Early detection is key to treating the complication, urged researchers

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linicians in Poland have recently encountered a rare instance of children’s disease Henoch-Schönlein purpura (HSP) affecting an adult—a case made even more unique with the occurrence of intussusception, or the “telescoping” of the intestines, itself a very uncommon HSP complication.

Clinician Natalia Zdanowska and her research team members from the Department of Dermatology at the University of Warmia and Mazury in Olsztyn, Poland, detailed their observation of the case in a report published by the Journal of Surgical Dermatology. “We decided to describe the case because of the relatively rare occurrence of Henoch-Schönlein purpura in adults,” the authors said.

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HSP is an acute systemic vascular disease that causes small blood vessels particularly in the skin, intestines, kidneys and joints to become inflamed and subsequently bleed. HSP’s hallmark clinical feature is rash, or purpura, in the form of red-purple bruises caused by small bleeding vessels near the skin surface and covering all over the lower limbs and buttocks; however, other typical symptoms of HSP may also include bloody stools, joint pain and abdominal pain.

While much of HSP’s origin is still unclear to modern medicine, it is already known to be overwhelmingly a childhood ailment and a very common type of vasculitis (inflammation of the blood vessels) in children: with 20 diagnosed cases per 100,000 children annually, HSP is the highest incident rate of vasculitis in pediatric patients. Most HSP cases occur in patients between the ages of 2 and 11, according to Mayo Clinic, with half of the affected patients being under the age of six, and 90% under the age of ten, occurring nearly twice as often in boys as in girls, and affecting Caucasian and Asian children more than others.

Rarely, however, do HSP afflict adults. When it does, according to the researchers, “the course of HSP in adults is usually more severe.” While complications from HSP—which include bowel bleeding, bowel intussusception, and kidney failure—are typically rare, some adults HSP patients “require careful monitoring and surgical intervention because misdiagnosis can be life threatening,” the researchers cautioned.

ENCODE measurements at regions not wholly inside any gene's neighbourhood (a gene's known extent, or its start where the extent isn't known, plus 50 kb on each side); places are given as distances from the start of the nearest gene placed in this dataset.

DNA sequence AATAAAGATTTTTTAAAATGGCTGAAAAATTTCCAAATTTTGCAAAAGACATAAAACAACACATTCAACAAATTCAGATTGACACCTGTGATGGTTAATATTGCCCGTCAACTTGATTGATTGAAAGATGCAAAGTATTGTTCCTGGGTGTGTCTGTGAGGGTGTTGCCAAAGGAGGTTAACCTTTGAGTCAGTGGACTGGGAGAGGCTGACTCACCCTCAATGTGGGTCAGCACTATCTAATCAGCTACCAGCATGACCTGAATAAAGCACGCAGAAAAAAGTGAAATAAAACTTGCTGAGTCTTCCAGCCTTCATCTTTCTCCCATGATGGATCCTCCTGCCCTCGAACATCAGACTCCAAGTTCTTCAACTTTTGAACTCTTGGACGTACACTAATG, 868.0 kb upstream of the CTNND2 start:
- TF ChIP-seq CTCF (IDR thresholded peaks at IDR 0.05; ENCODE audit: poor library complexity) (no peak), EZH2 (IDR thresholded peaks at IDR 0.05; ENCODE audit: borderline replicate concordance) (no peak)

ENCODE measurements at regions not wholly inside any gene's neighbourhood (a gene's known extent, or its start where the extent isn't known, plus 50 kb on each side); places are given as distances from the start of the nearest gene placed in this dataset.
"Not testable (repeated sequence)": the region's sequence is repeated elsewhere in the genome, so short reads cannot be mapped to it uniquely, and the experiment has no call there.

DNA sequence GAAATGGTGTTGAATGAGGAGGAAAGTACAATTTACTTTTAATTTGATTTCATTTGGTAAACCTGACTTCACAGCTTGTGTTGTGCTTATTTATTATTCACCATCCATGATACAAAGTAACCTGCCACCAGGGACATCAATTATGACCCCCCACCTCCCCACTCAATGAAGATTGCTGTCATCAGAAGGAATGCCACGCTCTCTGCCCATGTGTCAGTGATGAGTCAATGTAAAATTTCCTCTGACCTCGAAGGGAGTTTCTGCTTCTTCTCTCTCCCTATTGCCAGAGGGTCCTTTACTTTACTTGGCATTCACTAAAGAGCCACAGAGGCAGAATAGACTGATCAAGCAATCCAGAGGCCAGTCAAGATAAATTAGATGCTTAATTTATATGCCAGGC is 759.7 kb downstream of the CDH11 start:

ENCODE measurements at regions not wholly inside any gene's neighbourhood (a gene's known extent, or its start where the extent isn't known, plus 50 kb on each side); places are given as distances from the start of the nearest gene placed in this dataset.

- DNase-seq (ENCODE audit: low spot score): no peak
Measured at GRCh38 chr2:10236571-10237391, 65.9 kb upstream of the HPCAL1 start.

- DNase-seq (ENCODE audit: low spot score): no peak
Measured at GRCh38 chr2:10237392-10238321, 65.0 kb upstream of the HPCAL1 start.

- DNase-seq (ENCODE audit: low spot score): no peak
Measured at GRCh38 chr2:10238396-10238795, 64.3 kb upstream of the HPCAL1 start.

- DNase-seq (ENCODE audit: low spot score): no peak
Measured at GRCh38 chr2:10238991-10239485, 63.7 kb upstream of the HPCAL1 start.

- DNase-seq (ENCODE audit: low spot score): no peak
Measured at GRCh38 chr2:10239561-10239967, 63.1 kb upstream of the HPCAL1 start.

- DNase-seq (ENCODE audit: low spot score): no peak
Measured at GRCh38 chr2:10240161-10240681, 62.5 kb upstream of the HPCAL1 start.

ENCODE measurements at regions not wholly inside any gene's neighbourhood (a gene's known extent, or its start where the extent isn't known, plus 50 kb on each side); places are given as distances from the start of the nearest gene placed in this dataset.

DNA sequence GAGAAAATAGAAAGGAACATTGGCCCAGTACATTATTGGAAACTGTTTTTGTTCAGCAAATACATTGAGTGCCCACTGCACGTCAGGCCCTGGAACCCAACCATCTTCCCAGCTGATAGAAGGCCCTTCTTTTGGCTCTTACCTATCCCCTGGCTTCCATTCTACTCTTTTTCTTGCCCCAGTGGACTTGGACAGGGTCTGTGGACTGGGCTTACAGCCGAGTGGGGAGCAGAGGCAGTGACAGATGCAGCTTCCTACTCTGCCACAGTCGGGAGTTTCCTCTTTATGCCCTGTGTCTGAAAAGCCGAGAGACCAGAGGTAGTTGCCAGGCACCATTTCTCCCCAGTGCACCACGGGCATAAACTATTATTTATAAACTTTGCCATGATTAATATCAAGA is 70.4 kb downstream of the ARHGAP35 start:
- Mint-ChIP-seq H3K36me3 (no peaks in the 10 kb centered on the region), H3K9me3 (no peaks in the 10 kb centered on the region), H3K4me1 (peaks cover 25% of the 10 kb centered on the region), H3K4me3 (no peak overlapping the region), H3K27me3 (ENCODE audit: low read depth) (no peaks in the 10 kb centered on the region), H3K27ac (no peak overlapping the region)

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he report showcased a 23-year-old male patient who, in the course of HSP, developed intussusception— the folding of a section of the intestine into an adjacent part, akin to the folding of a telescope — of the jejunal (i.e., the second) segment of his intestine.

“Intussusception, along with severe complications of HSP, very seldom occurs in adults,” wrote the researchers. Intussusception affects mostly infants under the age of 2, and adult cases of intussusception represent only 1% of all bowel obstructions. Even rarer are the adult cases of intussusception presenting as a complication arising from HSP. The authors’ own review of medical literatures unearthed just two studies which altogether evaluated over 300 adults diagnosed with HSP but noted no occurrence of intussusceptions. A separate review revealed only two cases of colocolic intussusception associated with HSP in adults was found in Japan, Zdanowska and her team said.

Modern medical experts still do not know what exactly causes intussusception. HSP notwithstanding, intussusception is a serious medical disorder that causes bowel obstruction, which blocks food or fluid from passing through the stomach and cuts off blood supply to the affected part of the intestine. In turn, this could lead to the rupture in the bowel, along with an infection and death of bowel tissue. If left untreated, intussusception could turn fatal in mere 2-5 days.

In the case of the adult HSP patient featured in the report, after he was treated for skin lesions on his upper and lower limbs and for a mild upper respiratory infection, the patient was admitted to the hospital due to symptoms of acute abdomen which was diagnosed as jejunal intussusception, and he was urgently operated upon.

“During the operation, 20 cm resection of the small intestine was performed,” Zdanowska and her fellow authors reported. Histopathology test showed “necrosis of the walls of the small intestine,” confirming death of tissue due to the lack of blood flow, the researchers described. Post-surgery, the patient was treated with intravenous steroid medication dexamethasone and with topical application, and was soon discharged in good general condition with no lesions recurring.

Hence, the prognosis of intussusception is good, even in the case of HSP, as long as diagnosis is made early and the treatment is quickly administered. Otherwise, a prolapsed intussusception could aggravate other complications that could quickly lead to death. Unlike children with intussusception, adults rarely suffer from the occurrence of abdominal pain. When it does manifest, however, the authors recommend that HSP patients are examined for intussusception: “Therefore, in each patient who suffers from HSP with abdominal pain, this symptom should be considered,” they concluded.